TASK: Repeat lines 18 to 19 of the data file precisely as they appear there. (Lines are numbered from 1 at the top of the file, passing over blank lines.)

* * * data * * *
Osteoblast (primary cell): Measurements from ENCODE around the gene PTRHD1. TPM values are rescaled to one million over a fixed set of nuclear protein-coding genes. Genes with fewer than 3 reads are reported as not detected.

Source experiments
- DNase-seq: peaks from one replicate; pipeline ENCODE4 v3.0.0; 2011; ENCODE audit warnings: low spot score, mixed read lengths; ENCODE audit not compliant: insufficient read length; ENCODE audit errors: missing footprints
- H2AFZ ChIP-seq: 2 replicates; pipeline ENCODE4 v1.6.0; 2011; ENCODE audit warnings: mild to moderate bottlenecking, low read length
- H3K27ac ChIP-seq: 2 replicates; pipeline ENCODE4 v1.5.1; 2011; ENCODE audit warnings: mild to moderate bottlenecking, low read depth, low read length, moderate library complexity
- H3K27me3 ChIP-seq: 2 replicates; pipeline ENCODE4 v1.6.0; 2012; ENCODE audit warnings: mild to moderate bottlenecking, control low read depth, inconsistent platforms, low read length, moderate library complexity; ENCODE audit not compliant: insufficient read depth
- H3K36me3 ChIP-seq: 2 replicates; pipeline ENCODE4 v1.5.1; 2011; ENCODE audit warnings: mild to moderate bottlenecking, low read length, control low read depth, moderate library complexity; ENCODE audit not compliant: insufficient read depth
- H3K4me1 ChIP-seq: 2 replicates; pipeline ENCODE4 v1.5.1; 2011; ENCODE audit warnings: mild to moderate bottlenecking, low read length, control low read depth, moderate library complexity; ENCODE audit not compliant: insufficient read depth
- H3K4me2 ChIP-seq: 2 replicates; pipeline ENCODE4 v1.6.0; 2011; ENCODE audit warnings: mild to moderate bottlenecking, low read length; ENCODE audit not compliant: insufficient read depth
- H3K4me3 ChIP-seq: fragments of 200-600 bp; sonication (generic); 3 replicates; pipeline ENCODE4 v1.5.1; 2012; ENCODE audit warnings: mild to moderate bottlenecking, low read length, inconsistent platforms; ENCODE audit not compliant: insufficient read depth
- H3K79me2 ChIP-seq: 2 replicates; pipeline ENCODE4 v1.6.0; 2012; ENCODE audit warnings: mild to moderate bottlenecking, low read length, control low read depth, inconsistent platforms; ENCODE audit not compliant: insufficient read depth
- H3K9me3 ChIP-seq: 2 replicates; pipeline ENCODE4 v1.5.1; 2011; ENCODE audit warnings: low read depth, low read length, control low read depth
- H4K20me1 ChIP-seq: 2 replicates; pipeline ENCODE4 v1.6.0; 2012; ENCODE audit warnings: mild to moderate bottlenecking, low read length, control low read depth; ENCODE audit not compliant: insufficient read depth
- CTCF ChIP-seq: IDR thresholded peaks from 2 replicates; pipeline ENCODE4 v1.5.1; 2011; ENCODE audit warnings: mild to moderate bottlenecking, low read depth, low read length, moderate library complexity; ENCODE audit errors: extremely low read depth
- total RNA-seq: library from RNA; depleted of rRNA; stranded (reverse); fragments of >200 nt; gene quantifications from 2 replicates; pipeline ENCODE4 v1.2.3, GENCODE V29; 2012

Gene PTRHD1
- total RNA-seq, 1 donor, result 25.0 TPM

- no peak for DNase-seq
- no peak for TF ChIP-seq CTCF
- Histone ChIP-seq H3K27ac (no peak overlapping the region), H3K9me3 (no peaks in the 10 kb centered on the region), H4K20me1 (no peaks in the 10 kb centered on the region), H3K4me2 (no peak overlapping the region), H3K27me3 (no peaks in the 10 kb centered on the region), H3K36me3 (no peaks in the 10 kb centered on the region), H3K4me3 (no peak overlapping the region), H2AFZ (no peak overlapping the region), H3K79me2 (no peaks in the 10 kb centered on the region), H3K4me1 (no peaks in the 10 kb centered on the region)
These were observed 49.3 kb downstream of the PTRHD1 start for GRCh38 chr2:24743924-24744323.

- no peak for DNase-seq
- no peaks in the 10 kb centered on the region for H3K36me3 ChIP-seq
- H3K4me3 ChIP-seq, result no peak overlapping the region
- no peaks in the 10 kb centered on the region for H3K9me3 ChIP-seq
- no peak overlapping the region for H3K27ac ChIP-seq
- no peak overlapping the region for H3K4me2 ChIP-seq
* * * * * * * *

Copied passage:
- no peak for DNase-seq
- no peak for TF ChIP-seq CTCF